Why Faster Broadband is Better for your Business

By Diana Clement

New Zealand small business is on the edge of a new era. Ultra-fast broadband is changing the way those companies that receive it do business.

For much the same cost businesses will get two telephone lines for the cost of one, up to 60 times the committed data and upstream data and 7-10 times the downstream data. The catch is that not all businesses can have it now. They need to wait until the new optical fibre cables that are being laid the length and breadth of New Zealand reach the door of their businesses.

When it does arrive, they'll be able to use use ultra-fast broadband in many different ways. Some of them haven't even been discovered yet. One obvious one is that they will be able to replace costly servers and other hardware with cloud-based storage and software applications.

Multiple users and devices can also operate simultaneously, says Lynne Le Gros, head of marketing, business, at Telecom, without impacting broadband performance or speed.

That saves time and money. There will be better co-ordination across multiple sites and remote working by staff will become much easier.

Some businesses are chomping at the bit to get ultra-fast broadband, others have no idea how it could help them. Yet it's not just tech-savvy businesses that will benefit. Most businesses will benefit from faster email and web pages. Others at the cutting edge of technology will milk ultra-fast broadband for huge productive gains.

Hamilton-based Marathon-Photos.com, for example, has almost doubled in size since it got ultra-fast broadband. In the past it took days to load photographs from sports events that the company photographed. The time lag meant the euphoria of the event had passed and individual athletes were less likely to pay for images of themselves competing. These days the upload happens in hours and an athlete can buy images the very next day.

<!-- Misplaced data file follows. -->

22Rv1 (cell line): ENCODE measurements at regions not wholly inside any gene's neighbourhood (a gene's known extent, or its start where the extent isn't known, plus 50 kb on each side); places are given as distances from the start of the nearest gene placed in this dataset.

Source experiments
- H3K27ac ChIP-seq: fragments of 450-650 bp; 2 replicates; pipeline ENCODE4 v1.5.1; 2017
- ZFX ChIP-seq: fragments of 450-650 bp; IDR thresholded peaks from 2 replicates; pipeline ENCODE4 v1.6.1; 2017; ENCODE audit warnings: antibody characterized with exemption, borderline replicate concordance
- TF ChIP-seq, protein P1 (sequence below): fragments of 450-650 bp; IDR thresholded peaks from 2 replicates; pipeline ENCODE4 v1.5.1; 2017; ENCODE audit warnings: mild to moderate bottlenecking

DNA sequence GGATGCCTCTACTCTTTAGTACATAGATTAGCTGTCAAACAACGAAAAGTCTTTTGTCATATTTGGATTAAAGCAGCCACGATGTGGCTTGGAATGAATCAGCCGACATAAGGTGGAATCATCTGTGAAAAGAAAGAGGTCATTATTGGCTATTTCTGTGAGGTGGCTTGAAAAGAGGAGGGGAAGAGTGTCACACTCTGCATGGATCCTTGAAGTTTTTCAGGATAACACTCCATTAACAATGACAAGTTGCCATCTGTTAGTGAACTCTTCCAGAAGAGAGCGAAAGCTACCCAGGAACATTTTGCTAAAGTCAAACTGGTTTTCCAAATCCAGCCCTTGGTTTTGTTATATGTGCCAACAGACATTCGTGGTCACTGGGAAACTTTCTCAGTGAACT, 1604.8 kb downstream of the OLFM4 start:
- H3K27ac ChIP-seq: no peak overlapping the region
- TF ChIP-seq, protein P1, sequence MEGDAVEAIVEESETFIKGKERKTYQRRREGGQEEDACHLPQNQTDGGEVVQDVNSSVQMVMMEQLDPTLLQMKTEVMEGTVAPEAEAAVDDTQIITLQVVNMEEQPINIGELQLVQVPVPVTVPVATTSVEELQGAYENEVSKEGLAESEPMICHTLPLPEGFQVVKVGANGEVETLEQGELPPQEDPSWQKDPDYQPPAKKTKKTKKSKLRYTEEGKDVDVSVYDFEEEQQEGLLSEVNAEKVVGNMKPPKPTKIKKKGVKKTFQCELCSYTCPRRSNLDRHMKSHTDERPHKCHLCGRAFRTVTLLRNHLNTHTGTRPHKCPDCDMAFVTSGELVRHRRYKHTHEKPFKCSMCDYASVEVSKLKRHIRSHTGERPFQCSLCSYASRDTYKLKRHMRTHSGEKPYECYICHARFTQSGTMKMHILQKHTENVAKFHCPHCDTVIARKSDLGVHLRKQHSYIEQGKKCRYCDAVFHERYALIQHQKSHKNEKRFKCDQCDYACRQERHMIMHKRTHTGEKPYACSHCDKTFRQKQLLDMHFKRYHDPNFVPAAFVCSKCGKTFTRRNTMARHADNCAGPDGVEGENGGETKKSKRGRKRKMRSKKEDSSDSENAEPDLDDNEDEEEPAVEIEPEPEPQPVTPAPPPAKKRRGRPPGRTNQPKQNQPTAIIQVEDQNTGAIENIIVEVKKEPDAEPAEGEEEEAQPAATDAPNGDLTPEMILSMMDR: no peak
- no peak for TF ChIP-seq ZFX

What's more, MarathonPhotos.com can now upload to its site bandwidth-heavy personalised movies incorporating generic images from the event, video of the athlete at certain points and the finish line, and a slide-show of still photos. With thousands of athletes competing in any one event, such huge uploads were slow and cumbersome using old-style broadband.

Even flower growers are looking forward to the introduction of ultra-fast broadband to communicate with exporters, who in turn have 200-300 customers around the world, says David Ballow, owner of New Zealand Bloom Limited.

"The growers need to communicate with us so we can understand what stage their crops are at and we need to communicate with customers in New York, Hong Kong, (and elsewhere) who are looking for a certain quality or variety," says Ballow.

Because most growers are in rural areas it is difficult currently for them to email large images of their crops in a timely manner. They will be connected under the government's Rural Broadband Initiative.

Cold Storage Nelson has transformed the way it does business thanks to ultra-fast broadband. In the past shipments of fruit and other produce were tracked on paper and whiteboards. Ultra-fast broadband means that is computerised now and the real time whereabouts of every single carton is known to both the company and its suppliers.

International economic studies show strong links between ultra-fast broadband growth and rapid economic development. More information about that can be found here.

• Businesses and customers interested in finding out more about fibre can register for updates at: http://www.telecom.co.nz/whatsnew/fibre/
• Just how fast your business runs is easy to test by visiting this page on Telecom's website. www.telecom.co.nz/fibre

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